How Not to be Fooled

A new boy entered the 8th grade at the school I attended. He was older than I and was apparently worthy of imitation. I made friends and began hanging around him at recess and lunch.

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His worldly wisdom shocked me, but that made the attraction stronger. He would say things out of ear-shot of the teacher that I would never have dared to even think, much less say out loud. Leonard became my leader.

One day at lunch time Leonard suggested that we sneak off campus and walk over to an abandoned park that was near the school, about half a mile away. There were some houses on the way, but we avoided being seen. The park area was overgrown with brush and trees, but there was a usable path around the dark, murky pond.

We walked around for a while, then realized that it was almost time for afternoon class to start. We took off running. We didn’t want to create a reason for the teacher to question where we had been.

As we ran, I tripped on an oak tree root that was partially above ground. I sprawled head first into the jumble of roots and leaves and dirt.

In amazement I heard the word, “Damn!” come out of my mouth. I had heard Leonard say the word often, in response to all kinds of things.

I had never said it, or even thought it, before.

I was mortified. I was ashamed. I was repentant. That was the last time that I hung around Leonard. The principal made that decision easier, by expelling Leonard soon after our off-campus experience.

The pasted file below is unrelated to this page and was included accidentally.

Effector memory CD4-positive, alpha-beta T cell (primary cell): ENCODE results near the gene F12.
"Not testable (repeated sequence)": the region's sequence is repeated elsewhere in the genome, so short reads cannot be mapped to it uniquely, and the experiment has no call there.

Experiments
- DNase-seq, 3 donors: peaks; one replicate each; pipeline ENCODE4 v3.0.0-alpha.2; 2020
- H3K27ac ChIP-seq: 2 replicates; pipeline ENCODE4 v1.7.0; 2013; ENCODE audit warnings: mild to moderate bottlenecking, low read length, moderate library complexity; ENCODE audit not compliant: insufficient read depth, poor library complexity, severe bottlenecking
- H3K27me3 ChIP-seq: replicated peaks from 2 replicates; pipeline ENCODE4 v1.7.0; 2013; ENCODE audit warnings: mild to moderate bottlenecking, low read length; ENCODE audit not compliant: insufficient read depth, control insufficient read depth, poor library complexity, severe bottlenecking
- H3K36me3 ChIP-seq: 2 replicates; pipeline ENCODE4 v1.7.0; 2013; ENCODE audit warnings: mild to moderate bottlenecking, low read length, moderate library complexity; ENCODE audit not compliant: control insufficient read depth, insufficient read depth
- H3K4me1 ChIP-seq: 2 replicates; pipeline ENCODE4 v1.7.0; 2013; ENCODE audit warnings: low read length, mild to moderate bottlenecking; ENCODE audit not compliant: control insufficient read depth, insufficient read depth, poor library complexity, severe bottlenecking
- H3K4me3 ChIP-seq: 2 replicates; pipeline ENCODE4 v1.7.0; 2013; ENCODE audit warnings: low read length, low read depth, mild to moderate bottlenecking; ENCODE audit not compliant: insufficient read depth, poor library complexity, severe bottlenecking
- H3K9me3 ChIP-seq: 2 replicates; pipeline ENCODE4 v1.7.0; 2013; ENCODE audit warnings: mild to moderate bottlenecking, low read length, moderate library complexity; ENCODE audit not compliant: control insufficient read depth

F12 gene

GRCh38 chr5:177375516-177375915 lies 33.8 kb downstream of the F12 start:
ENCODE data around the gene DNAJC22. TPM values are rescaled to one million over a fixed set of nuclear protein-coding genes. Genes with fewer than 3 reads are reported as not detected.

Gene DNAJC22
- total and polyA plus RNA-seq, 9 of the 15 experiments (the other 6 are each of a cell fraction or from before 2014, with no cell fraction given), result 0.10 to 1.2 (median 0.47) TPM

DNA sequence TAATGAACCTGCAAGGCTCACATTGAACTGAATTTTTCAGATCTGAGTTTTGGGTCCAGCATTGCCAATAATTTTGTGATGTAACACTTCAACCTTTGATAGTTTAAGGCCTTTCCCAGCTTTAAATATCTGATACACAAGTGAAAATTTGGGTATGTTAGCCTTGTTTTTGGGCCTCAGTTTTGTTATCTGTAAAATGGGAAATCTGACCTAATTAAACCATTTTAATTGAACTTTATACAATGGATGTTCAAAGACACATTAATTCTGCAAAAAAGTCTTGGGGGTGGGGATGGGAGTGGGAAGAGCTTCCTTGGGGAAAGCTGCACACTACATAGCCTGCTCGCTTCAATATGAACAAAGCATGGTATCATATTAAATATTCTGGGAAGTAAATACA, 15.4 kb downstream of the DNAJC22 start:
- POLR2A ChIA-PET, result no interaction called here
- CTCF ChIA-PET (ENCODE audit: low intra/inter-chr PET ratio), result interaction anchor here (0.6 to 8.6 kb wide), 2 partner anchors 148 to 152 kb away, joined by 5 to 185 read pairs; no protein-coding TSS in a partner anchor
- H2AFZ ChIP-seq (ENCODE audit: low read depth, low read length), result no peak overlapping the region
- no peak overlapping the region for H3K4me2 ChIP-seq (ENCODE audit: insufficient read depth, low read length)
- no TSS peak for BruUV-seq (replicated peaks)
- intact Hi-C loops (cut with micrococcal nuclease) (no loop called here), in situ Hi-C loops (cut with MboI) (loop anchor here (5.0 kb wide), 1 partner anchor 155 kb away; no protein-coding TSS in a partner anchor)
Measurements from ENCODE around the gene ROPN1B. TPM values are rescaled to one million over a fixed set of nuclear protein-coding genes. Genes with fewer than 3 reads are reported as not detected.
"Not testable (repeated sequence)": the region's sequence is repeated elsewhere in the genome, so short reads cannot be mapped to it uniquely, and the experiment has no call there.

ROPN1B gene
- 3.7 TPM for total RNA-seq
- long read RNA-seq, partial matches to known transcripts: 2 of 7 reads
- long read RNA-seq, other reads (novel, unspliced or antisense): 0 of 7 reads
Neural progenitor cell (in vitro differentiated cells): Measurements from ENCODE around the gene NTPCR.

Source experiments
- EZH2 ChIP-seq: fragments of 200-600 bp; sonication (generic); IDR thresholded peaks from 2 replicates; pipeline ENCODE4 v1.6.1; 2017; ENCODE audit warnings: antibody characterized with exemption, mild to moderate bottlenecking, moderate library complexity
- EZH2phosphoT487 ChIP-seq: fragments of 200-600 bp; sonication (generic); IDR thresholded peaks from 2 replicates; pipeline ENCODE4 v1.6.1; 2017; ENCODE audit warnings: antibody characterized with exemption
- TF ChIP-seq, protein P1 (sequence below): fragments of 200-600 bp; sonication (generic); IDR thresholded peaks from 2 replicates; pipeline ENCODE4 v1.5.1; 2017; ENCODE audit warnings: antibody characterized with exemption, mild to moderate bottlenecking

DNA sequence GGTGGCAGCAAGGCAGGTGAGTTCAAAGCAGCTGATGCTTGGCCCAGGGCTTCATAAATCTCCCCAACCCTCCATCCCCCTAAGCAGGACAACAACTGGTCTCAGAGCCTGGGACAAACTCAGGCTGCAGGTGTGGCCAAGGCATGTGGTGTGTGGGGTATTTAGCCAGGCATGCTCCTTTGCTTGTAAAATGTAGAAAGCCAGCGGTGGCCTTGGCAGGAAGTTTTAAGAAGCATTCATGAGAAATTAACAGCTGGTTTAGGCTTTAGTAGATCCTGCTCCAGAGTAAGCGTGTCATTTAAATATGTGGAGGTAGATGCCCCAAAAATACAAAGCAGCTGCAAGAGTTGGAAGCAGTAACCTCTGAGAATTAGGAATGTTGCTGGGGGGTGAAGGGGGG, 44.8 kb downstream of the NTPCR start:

I had been fooled by Leonard. He appeared to be someone special that would make a good friend.

Being fooled is not pleasant. It can result in being confused, embarrassed, angry. We often make a resolution after being fooled, “I’ll never let that happen again!” Since my tumble, I have never made a friend of anyone who looked or acted like Leonard. Friendship is based on trust, and I couldn’t trust that type again.

Facebook is based on the premise that you make “Friends” with people and share with them.

But, Facebook is replete with people whose self-esteem and fame are tied to fooling people with fake news and fake warnings. Unfortunately, it seems that many people view their fame as more important than honesty. A Like-Farm post that garners hundreds and thousands of hits and shares boosts their personal value in their eyes and in the eyes of others who seek fame at all costs.